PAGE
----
1910. He spent part of his time in Europe in Germany’s Black Forest and, after his
return to the United States, became a U.S. Forest Ranger, work he would continue
until his death. He was promoted to a supervisory position and eventually
transferred to Utah. [Bryan was among the Sigma Tau who presented the last,
successful, request to the Sigma Chi convention in August 1915, but he was unable
to attend the initiation on April 22, 1916. He was initiated at Beta Xi in September
of 1916.] He died at the Mayo Clinic in Minnesota in 1956 and was buried in Salt
Lake City, Utah.

CARLISLE, HUGH ARTHUR, 1890-1918. Perhaps the best known of the 1916
initiates by reason of his death in transit to France in WWI and the naming of
institutions and places in his honor. See the full biography on the Beta Xi website.

CLARKE, CHARLES RAE, 1893-1982. Born in Brainerd, Minnesota, Clarke and his
family moved to Albuquerque before 1910 where his father worked as a machinist
for the railroad. Charles attended Albuquerque High and played the coronet in the
orchestra, graduating in 1914. He then attended UNM for two years and left to work
for the Continental Oil Company. Charles enlisted in the U.S. Navy in 1917 and
served in the Navy Band through May of 1919. He then went to work for Standard
Oil in San Diego, later working for the company in Los Angeles. He died in San Diego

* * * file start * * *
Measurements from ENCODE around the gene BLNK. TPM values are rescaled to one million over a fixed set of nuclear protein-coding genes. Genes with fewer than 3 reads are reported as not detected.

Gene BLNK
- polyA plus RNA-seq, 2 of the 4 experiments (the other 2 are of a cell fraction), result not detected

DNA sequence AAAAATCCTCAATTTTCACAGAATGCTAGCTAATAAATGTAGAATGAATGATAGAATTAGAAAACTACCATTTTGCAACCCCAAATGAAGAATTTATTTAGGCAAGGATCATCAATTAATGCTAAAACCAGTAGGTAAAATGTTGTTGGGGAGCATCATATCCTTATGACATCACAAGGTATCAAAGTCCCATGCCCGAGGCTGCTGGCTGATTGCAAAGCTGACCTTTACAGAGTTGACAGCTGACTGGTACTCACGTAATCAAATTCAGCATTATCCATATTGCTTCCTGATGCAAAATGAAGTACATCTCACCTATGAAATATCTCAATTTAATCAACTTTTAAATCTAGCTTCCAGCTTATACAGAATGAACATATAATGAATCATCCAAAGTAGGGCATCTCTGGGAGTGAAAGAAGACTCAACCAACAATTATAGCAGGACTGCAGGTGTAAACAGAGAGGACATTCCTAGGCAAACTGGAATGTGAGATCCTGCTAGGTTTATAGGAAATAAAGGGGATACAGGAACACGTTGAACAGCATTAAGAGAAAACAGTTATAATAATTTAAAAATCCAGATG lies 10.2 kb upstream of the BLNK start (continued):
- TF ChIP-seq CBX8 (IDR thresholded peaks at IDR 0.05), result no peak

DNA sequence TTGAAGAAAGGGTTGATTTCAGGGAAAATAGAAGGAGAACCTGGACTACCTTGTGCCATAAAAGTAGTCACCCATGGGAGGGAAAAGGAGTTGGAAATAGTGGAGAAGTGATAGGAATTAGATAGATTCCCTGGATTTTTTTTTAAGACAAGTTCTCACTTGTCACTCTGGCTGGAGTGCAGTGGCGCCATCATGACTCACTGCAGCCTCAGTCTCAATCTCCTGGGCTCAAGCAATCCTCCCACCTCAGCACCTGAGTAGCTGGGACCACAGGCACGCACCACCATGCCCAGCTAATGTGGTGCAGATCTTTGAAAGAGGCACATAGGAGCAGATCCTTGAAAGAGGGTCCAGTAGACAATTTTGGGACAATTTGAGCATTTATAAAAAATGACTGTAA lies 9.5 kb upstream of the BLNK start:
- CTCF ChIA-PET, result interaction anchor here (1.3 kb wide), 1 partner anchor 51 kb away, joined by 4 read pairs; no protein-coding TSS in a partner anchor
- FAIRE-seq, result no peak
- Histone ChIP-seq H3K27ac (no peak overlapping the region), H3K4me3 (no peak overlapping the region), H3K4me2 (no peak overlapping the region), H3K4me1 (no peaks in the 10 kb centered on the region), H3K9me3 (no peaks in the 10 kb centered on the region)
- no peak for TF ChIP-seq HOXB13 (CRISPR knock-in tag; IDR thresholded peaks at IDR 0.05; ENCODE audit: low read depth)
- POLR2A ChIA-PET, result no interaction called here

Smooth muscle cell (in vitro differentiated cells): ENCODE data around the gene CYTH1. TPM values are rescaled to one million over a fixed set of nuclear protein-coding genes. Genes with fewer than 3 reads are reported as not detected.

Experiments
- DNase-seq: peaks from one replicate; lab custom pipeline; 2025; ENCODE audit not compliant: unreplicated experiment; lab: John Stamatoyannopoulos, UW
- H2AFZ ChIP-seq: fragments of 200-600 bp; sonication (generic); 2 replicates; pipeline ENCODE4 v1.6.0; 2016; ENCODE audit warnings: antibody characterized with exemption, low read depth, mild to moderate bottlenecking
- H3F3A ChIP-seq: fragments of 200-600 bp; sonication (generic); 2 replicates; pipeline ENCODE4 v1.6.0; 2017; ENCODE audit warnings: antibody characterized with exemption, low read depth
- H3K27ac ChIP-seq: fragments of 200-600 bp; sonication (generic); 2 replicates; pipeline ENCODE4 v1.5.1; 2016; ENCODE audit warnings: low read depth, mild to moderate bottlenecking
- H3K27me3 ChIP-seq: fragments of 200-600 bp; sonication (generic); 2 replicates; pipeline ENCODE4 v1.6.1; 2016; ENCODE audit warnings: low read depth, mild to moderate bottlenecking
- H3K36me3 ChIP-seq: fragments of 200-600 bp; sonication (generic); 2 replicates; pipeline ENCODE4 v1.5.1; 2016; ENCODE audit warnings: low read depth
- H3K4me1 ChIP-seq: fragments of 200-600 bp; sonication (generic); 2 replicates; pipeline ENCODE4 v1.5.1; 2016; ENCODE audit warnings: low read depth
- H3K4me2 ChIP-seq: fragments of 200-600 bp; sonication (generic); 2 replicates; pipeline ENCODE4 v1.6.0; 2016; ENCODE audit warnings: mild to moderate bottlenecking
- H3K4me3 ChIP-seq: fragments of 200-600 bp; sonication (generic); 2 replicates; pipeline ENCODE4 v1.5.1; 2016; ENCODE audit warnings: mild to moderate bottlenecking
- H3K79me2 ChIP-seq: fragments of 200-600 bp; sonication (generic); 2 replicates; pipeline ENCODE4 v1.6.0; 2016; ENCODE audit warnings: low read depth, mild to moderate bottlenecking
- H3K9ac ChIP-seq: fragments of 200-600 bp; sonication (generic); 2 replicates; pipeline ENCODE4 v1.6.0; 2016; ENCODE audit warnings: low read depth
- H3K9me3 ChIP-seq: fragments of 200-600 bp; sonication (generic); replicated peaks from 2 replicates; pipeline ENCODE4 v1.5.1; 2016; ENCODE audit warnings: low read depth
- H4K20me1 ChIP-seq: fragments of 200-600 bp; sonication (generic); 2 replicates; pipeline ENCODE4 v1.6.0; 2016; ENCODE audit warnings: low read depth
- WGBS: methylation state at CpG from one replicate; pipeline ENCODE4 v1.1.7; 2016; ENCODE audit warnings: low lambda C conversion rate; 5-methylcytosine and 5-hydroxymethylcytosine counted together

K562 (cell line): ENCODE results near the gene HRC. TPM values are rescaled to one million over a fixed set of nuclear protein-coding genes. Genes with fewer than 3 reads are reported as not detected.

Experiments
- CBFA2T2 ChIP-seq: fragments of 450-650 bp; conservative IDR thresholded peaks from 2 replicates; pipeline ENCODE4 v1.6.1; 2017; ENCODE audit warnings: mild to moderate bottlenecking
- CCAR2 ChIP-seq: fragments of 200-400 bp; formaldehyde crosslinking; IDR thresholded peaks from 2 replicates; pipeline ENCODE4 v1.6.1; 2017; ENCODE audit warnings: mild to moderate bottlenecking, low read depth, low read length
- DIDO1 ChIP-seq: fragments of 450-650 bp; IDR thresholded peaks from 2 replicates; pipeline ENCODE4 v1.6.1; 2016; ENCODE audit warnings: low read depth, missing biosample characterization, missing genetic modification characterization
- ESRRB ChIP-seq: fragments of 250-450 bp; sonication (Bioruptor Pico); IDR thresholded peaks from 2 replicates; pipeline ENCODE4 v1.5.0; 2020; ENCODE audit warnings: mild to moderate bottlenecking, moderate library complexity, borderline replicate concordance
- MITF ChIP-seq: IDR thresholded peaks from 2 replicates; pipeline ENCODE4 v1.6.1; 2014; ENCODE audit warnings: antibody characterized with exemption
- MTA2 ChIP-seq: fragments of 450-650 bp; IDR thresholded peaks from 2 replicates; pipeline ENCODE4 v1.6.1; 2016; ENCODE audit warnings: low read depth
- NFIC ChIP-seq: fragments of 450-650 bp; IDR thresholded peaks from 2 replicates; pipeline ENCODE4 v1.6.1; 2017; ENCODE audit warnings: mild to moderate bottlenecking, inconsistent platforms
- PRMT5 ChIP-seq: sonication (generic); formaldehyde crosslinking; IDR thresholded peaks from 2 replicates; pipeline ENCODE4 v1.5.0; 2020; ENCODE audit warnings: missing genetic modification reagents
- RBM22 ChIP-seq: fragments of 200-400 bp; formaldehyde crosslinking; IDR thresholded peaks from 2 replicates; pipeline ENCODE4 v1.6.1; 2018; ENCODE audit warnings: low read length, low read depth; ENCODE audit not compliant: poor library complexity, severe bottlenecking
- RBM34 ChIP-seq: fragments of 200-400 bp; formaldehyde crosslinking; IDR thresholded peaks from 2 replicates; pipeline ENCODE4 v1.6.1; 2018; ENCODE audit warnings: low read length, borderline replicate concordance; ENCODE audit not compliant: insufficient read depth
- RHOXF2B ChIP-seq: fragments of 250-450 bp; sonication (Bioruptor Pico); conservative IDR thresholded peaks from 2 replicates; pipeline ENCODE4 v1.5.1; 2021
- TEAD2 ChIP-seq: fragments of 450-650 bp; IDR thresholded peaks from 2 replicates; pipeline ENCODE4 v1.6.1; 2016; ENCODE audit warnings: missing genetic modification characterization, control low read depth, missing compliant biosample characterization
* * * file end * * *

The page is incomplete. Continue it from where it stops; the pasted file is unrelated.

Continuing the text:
in 1982.

FRANK, HARRY McCLAIN, 1891-1933. Born in Columbus, Ohio, and he is shown in
the 1910 census as working for the U.S. Forest Service in Albuquerque. Apparently
he attended school part time and in 1916 he is still in the City Directory as an
employee of the U.S. Forest Service. If he kept a low profile as a Sigma Tau and then
Sigma Chi, he was “rewarded” by his brothers by being named the first president of
the Albuquerque Sigma Chi Alumni Chapter in June of 1917. In 1920, Harry was
working as district manager for a fire insurance company in Albuquerque and soon
thereafter continued in that business in Phoenix, Arizona. Harry Frank died
unexpectedly on a trip to Seligman, Arizona on March 4, 1933, and was buried in
Sunset Memorial Park in Albuquerque the following week.

GOUIN, WALTER FRANCIS “Frank”, 1894-1983. Frank Gouin was born in
Winnipeg, Manitoba, Canada and always listed himself as “French-Canadian” when
describing his ethnicity. After the death of his father in Canada, he moved to New
Mexico with his mother’s second husband and family and completed secondary
school in Silver City. As a UNM student he served as Student Body Treasurer and
was in the Glee Club four years. Frank obtained his B.S. in geology in 1916 and
enlisted in the Army the following year. He was commissioned a 2 nd Lieutenant in
the field artillery and was discharged December 6, 1918. Frank Gouin spent most of
his career in Oklahoma as a petroleum geologist and died in Duncan, Oklahoma in

HUNT, ALBERT SHIRLEY. Albert Hunt received his BA in 1916 and that year began
working as an Assistant to the President of UNM. He was still so employed in 1918
and was boarding at the Sigma Chi house. A May 1919 note in the Albuquerque